Permanent Accommodation Guide Dubai
There are several different types of property in Dubai to suit the different lifestyles and budgets of those living in the city.
Dubai apartments come in various sizes, from studio to five-bedroom properties. Most apartment buildings have satellite TV, covered parking, access to a private gym and a shared swimming pool. Most apartment buildings come equipped with the “white goods” – fridge, washing machine, cooker. AC is often, but not always, included in the rent in apartment buildings. 24-hour security is usually provided and this is often a major attraction for the residents.
Villas and Town-houses
Costs of villas and town-houses vary greatly, depending on size, location and access to facilities. Stand alone villas typically have large private gardens but no shared facilities. They are typically more expensive in terms of water and electricity as they require more AC to cool them in the summer, and a garden requires a lot of water.
Villas and town-houses in compounds
Many compounds exist where most of the residents are expatriates. They are popular with families because all the houses are enclosed within a wall. Within this perimeter, children are free to play in the communal areas. Most compounds have a shared swimming pool, but usually with no lifeguard. There may also be a shared gym. The disadvantage of this type of accommodation is that there can be a lack of privacy and most properties will not have private gardens.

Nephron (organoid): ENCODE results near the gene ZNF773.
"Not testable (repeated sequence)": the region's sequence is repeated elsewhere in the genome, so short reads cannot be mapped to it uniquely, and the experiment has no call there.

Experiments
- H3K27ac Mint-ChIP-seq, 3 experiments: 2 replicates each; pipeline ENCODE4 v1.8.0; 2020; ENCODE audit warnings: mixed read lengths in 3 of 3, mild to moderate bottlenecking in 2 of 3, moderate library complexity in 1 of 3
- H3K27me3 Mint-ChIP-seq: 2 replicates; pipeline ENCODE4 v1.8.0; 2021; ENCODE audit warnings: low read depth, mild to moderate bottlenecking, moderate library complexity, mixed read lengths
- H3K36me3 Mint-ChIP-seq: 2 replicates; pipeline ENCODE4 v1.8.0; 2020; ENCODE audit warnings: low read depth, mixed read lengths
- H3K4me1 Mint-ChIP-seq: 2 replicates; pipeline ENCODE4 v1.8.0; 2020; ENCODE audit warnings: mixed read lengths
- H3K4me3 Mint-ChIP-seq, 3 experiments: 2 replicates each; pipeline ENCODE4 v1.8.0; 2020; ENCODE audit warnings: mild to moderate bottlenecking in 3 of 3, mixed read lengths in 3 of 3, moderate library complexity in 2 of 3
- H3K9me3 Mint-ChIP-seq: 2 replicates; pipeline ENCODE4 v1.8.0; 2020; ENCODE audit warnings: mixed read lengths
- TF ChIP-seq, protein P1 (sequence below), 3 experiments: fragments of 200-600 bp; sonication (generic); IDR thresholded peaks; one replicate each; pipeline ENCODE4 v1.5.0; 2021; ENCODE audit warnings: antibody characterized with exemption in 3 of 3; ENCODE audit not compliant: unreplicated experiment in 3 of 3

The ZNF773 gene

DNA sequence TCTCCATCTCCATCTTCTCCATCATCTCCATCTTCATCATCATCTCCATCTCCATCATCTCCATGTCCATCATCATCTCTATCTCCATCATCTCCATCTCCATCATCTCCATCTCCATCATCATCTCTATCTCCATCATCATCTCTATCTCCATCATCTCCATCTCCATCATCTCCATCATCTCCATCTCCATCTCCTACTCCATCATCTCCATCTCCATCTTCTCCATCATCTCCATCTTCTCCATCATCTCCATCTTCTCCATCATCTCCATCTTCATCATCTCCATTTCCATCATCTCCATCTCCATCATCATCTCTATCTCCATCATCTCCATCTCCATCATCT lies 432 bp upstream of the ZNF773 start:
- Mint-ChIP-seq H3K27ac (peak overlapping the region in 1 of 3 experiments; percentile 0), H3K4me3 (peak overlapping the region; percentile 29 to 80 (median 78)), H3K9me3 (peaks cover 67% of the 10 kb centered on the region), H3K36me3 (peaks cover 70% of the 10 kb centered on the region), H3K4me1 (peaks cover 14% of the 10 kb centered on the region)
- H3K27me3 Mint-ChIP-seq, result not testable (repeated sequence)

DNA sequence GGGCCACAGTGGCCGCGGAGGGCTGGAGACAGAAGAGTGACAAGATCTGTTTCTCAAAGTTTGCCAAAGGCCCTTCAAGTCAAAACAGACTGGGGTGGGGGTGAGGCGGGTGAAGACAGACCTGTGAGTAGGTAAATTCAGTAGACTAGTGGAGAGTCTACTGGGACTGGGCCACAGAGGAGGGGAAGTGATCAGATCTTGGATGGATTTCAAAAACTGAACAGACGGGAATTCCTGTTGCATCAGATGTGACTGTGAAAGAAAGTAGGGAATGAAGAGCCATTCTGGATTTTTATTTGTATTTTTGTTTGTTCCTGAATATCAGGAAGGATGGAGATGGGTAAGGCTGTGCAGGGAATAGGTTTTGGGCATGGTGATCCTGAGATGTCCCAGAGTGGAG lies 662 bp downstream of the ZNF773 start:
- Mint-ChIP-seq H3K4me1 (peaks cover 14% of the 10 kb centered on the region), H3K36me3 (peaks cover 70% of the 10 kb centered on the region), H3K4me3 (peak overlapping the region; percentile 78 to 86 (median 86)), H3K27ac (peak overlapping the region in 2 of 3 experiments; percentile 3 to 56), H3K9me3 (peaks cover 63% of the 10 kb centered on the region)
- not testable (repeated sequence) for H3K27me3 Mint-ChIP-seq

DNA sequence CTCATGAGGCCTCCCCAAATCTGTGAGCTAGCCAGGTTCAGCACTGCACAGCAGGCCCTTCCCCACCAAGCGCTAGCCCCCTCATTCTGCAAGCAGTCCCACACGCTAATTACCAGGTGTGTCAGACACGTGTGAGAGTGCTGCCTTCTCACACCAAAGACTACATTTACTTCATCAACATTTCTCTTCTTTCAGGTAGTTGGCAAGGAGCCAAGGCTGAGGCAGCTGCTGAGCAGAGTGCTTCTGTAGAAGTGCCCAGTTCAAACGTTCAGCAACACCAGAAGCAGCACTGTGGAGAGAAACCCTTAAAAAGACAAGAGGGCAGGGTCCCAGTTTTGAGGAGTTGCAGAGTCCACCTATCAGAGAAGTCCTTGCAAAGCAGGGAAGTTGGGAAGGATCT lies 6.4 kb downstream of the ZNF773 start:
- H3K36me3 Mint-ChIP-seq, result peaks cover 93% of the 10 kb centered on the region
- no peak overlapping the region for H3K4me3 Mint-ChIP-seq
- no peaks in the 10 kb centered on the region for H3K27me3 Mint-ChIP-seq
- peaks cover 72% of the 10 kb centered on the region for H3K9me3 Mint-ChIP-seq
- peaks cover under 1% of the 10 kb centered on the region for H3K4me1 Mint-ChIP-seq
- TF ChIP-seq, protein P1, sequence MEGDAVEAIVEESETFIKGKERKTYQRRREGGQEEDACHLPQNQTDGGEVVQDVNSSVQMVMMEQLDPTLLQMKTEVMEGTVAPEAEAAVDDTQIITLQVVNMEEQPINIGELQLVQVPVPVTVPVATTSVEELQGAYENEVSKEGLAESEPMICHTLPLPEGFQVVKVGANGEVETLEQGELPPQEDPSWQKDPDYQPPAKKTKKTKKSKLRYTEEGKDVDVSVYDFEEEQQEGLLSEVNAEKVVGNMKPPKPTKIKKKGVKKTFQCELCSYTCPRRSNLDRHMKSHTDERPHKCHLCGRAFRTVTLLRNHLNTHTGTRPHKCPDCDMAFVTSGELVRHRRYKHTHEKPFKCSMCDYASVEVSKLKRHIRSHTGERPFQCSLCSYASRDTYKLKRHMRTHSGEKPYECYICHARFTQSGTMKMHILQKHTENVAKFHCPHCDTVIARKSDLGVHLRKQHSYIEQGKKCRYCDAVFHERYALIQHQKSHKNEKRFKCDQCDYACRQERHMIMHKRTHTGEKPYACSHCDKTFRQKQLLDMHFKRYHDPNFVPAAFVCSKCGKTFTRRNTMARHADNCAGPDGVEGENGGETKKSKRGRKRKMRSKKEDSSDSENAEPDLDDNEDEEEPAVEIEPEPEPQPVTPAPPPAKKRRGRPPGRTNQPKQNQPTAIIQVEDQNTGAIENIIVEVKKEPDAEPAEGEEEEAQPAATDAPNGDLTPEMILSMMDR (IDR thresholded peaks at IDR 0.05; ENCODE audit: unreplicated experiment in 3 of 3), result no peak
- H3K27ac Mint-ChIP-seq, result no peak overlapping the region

Villas and town-houses in gated communities
Those villas which are located in the gated communities of places like the Arabian Ranches, the Lakes, The Springs and The Meadows have many shared facilities as well as private gardens. There will typically be a large children’s play area and a shared swimming pool with a lifeguard. There may also be tennis courts and basketball courts. This type of accommodation seems to offer the best of compound living and stand-alone villas.
Until a couple of years ago, it was common for single expatriates to share a villa. Despite the disadvantage of a lack of privacy, this was a cheap option enabling those on lower incomes to live in nice accommodation in more upmarket areas. However, the municipality brought in a one villa one family policy in April 2008. To enforce this policy, checks are made, warnings are issued, utilities switched off and fines given of up to AED 50,000.